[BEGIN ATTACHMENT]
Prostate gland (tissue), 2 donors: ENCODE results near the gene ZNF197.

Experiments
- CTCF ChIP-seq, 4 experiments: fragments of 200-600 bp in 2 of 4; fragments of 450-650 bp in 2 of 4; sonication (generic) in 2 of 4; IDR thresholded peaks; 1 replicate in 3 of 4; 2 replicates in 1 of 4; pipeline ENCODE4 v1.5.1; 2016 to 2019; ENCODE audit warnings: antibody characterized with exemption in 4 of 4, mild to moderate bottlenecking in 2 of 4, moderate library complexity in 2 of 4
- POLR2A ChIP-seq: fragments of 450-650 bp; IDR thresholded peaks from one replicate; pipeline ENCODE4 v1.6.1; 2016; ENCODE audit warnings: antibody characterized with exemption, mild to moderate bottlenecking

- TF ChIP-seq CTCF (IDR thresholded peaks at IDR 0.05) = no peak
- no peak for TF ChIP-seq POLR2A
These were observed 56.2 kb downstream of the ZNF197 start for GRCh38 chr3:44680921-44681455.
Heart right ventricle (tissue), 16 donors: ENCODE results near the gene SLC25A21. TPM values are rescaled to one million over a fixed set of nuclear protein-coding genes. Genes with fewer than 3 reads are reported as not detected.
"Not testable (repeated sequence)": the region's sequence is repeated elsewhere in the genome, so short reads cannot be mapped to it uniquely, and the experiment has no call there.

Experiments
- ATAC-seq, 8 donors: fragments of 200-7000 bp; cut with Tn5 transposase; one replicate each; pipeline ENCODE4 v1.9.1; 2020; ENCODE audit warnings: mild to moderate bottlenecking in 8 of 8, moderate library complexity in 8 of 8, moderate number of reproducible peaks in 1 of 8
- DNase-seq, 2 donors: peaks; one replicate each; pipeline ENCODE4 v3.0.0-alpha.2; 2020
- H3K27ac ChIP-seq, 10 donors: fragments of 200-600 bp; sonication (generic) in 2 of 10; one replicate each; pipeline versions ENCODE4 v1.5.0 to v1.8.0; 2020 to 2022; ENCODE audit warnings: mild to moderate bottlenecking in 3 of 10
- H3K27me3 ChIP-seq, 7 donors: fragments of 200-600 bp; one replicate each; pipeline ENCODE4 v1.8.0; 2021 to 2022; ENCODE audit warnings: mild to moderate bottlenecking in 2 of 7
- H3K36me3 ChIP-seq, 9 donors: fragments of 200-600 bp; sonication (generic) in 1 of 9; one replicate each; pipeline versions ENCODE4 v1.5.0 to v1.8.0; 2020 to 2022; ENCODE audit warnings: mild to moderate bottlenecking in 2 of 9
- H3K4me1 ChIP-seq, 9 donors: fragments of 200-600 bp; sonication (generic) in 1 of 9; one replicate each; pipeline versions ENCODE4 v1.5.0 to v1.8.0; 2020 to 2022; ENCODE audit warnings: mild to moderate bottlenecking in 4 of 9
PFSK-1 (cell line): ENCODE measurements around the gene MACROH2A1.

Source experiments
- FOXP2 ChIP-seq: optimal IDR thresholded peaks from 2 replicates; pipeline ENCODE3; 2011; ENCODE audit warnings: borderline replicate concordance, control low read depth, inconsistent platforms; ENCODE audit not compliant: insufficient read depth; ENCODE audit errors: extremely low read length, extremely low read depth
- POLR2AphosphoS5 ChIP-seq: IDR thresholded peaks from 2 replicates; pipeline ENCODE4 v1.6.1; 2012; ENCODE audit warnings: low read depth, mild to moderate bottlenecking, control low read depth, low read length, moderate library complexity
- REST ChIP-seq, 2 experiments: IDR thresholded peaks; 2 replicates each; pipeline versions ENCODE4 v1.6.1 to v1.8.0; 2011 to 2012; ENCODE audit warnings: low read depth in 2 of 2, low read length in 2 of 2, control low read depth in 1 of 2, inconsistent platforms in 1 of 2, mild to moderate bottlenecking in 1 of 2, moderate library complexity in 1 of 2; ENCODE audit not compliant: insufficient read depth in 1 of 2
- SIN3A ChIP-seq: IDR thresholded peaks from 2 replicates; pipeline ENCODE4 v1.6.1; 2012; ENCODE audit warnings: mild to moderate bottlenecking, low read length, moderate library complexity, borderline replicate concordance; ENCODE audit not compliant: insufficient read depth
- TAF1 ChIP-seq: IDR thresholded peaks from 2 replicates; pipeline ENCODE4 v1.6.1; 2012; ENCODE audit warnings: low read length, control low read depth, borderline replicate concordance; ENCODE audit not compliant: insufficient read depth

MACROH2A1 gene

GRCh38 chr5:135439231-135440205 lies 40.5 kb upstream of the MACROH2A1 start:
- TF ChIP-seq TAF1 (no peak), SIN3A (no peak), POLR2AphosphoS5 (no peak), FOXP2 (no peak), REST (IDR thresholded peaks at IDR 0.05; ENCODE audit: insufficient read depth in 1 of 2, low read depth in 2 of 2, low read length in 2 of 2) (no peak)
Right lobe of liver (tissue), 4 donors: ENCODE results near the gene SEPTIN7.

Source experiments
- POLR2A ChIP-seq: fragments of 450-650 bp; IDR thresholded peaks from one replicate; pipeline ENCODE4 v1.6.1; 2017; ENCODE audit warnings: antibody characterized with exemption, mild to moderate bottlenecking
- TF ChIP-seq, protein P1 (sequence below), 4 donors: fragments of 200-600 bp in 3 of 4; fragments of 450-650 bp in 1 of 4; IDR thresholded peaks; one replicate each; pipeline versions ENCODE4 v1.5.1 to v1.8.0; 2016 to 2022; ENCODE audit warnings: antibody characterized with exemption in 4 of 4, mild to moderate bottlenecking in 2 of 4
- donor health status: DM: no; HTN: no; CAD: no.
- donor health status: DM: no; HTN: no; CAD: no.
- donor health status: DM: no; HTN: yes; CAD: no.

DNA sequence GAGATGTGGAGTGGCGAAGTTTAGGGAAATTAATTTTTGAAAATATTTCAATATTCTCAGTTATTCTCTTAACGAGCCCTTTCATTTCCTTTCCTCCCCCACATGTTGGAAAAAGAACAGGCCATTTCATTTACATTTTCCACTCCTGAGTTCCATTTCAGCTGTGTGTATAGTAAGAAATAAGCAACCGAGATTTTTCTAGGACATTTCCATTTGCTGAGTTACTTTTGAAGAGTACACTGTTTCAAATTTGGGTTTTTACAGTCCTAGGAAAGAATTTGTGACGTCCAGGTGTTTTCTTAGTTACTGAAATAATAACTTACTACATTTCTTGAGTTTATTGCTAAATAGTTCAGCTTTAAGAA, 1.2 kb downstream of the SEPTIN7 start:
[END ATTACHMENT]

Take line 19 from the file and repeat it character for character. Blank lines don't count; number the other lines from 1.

- FOXP2 ChIP-seq: optimal IDR thresholded peaks from 2 replicates; pipeline ENCODE3; 2011; ENCODE audit warnings: borderline replicate concordance, control low read depth, inconsistent platforms; ENCODE audit not compliant: insufficient read depth; ENCODE audit errors: extremely low read length, extremely low read depth